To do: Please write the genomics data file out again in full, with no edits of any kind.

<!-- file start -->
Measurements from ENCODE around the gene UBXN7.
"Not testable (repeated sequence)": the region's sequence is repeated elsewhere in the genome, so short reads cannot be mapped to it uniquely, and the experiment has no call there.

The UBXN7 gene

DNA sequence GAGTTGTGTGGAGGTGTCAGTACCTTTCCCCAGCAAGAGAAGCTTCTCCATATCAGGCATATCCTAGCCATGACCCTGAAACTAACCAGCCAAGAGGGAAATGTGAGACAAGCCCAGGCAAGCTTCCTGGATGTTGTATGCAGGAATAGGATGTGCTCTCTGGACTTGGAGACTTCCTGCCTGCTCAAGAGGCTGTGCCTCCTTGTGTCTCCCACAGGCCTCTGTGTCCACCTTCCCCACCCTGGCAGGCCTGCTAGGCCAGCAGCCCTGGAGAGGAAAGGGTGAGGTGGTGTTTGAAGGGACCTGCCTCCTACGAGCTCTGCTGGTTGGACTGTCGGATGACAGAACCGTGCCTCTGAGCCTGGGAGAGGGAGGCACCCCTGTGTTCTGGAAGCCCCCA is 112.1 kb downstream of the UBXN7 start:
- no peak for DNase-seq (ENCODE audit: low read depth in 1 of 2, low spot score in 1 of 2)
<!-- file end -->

Measurements from ENCODE around the gene UBXN7.
"Not testable (repeated sequence)": the region's sequence is repeated elsewhere in the genome, so short reads cannot be mapped to it uniquely, and the experiment has no call there.

The UBXN7 gene

DNA sequence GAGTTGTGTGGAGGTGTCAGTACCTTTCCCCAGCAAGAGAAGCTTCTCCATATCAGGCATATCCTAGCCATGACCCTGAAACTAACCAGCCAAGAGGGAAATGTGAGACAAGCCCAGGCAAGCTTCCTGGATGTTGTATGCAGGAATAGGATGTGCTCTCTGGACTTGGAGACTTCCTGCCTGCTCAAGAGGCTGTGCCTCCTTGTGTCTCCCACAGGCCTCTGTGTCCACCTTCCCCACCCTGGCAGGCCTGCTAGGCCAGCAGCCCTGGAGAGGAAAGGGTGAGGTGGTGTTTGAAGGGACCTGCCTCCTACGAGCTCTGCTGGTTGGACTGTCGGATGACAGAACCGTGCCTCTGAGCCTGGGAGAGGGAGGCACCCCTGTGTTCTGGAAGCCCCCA is 112.1 kb downstream of the UBXN7 start:
- no peak for DNase-seq (ENCODE audit: low read depth in 1 of 2, low spot score in 1 of 2)